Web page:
The Beacon: Brianna Elliott's blog

Ocean Roundup: Cause of Green Sea Turtle Tumors Discovered, Sharks Found to Have Distinct Personalities, and More

Green sea turtle tumors have been attributed to nitrogen

Nitrogen runoff is causing tumors to grow on green sea turtles (Chelonia mydas) around Hawaii. (Photo: Oceana / Eduardo Sorensen)

- Scientists have detected a 40 percent decline in calcium carbonate in one section of the Great Barrier Reef near Lizard Island. Calcium carbonate serves as building blocks for coral reefs, so scientists say this study calls for “an arrest to ocean acidification.” The Sydney Morning Herald


Continue reading...

Chile Becomes First South American Nation to Tax Carbon

Chile becomes first South American nation to approve carbon tax

A power plant in Ventanas, Chile. (Photo: Oceana)

Late last month, Chile became the first nation in South America to tax carbon dioxide (CO2) emissions. The new tax—$5 per ton of CO2 emitted—targets 50 megawatt or higher fossil fuel-emitting power plants, while smaller plants and those fueled by renewable sources will remain exempt. Most of the funds will go into Chile’s education system, says Blue and Green tomorrow.


Continue reading...

Ocean Roundup: Fish Finding It Difficult to Adapt to Climate Change, Oceans Warmer Than Thought, and More

Spiny damselfish could take generations to adapt to climate change

Spiny damselfish (Acanthochromis polyacanthus). Juvenile spiny damselfish are having a difficult time adjusting to climate change. (Photo: Nikita / Wikimedia Commons)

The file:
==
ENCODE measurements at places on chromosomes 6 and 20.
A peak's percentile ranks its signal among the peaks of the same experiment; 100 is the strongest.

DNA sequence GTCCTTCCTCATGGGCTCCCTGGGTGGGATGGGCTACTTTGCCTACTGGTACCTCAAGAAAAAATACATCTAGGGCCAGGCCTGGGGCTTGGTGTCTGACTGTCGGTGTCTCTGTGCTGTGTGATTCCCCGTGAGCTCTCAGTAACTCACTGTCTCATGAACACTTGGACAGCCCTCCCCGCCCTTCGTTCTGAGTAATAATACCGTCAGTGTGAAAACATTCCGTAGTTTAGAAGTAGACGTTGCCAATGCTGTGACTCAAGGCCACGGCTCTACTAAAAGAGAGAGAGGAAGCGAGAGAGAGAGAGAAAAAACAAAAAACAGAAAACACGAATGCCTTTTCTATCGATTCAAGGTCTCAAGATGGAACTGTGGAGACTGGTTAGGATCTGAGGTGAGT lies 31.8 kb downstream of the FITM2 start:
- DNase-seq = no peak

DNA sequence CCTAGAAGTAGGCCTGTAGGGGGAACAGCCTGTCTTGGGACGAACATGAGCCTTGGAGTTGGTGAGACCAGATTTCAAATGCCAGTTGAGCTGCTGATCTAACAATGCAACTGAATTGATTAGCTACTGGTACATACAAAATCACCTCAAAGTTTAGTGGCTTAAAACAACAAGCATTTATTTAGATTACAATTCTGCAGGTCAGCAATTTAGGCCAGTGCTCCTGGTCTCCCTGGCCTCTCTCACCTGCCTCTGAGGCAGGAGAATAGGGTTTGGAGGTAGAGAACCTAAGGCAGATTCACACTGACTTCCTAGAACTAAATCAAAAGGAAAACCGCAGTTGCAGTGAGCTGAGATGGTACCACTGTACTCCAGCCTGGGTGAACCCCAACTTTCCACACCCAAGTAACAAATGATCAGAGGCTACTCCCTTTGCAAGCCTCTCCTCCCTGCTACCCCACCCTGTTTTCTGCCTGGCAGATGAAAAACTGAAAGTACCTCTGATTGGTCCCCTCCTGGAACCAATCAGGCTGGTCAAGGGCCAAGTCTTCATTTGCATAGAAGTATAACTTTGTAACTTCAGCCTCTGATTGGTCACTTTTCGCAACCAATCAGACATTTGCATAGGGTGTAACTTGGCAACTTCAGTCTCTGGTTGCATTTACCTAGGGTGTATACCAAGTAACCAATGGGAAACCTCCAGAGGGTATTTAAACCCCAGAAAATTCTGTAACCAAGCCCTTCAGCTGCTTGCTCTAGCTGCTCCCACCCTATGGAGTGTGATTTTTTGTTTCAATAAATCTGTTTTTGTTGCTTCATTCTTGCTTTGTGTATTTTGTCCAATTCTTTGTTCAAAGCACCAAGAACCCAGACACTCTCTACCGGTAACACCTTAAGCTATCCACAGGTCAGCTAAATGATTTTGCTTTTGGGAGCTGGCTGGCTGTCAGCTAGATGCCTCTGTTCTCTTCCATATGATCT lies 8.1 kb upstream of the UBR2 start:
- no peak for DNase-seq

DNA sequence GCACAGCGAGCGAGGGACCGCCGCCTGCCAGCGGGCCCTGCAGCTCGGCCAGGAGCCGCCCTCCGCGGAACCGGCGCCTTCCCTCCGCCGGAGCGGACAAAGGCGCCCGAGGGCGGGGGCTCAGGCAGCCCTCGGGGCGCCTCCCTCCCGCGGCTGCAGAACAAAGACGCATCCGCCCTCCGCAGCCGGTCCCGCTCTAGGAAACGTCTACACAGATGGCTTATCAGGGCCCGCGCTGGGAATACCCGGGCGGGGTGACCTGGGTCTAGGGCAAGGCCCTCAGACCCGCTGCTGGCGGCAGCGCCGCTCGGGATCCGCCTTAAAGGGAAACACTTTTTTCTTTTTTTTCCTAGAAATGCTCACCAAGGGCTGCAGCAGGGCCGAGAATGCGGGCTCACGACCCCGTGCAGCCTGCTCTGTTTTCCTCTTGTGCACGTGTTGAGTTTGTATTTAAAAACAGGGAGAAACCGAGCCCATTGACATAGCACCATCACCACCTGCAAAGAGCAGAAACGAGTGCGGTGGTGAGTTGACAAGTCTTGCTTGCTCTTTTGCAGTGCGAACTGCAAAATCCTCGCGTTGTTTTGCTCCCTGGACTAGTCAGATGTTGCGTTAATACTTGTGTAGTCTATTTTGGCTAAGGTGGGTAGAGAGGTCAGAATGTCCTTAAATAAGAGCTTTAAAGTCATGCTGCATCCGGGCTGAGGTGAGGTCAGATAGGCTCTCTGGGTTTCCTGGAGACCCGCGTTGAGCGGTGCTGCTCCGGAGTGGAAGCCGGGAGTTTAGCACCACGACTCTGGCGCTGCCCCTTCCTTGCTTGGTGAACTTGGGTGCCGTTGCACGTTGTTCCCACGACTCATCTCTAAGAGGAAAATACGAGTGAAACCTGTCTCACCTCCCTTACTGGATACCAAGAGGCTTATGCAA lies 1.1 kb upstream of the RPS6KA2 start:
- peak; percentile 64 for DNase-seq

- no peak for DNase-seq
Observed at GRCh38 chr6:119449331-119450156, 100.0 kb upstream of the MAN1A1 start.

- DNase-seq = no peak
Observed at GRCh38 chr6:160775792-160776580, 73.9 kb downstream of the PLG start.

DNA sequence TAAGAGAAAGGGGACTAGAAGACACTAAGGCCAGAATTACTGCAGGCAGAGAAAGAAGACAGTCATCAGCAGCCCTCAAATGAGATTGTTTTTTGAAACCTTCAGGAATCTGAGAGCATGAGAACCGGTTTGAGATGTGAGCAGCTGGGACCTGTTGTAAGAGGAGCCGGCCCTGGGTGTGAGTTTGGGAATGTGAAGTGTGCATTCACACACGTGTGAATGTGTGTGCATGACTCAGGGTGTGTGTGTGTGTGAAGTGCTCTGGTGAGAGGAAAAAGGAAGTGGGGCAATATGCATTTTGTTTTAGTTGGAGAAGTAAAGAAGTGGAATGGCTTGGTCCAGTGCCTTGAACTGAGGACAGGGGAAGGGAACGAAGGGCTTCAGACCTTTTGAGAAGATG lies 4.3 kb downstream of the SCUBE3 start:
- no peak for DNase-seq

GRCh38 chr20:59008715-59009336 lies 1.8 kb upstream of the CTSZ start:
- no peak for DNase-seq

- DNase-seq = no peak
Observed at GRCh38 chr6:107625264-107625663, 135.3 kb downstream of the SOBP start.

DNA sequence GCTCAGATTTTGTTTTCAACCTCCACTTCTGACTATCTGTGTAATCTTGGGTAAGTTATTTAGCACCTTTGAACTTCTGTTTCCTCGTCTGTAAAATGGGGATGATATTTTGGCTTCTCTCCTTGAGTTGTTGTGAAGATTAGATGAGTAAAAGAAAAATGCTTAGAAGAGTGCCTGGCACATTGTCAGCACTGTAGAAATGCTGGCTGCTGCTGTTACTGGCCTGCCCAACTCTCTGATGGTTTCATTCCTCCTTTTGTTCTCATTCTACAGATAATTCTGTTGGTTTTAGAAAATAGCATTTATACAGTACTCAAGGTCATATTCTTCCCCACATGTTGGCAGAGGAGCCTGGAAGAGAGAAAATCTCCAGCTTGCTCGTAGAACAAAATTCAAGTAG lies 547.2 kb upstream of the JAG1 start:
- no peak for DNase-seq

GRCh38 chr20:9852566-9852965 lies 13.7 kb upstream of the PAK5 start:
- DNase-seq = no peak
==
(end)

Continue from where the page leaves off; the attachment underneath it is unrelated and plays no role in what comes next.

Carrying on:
- New research shows that fish aren’t quickly adapting to climate change, and it may take them several generations to do so. Researchers found that young spiny damselfish fish were no better than their parents at adapting to higher CO2 levels in seawater. The Guardian


Continue reading...

As California Drift Gillnet Fishery Continues to Kill Marine Mammals, Oceana Pressures for “Count, Cap, and Control” Approach

California drift gillnet fishery kills pilot whales

A short-finned pilot whale killed by a California drift gillnet. This fishery killed an estimated six short-finned pilot whales in the 2013 to 2014 fishing season. (Photo: NOAA)

In September, the National Marine Fisheries Service (NMFS) released new data showing the bycatch reported by federal observers of the California-based drift gillnet fishery that predominantly targets swordfish and thresher sharks. Alarmingly, the data indicates this fishery killed an estimated 53 marine mammals from May 2013 through January 2014.


Continue reading...

Ocean Roundup: Giant Clam Could Inspire Solar Technology, Thousands of Seamounts Discovered, and More

The giant clam could influence solar technology

A giant clam (Tridacna gigas) in the Maldives. Giant clams could influence new solar technology. (Photo: Malcolm Browne / Flickr Creative Commons)

- Improvements in radar satellite technology have allowed scientists to discover thousands of underwater seamounts around the world. The scientists say this discovery is important for fisheries management and conservation since wildlife tends to congregate around these seamounts. BBC News


Continue reading...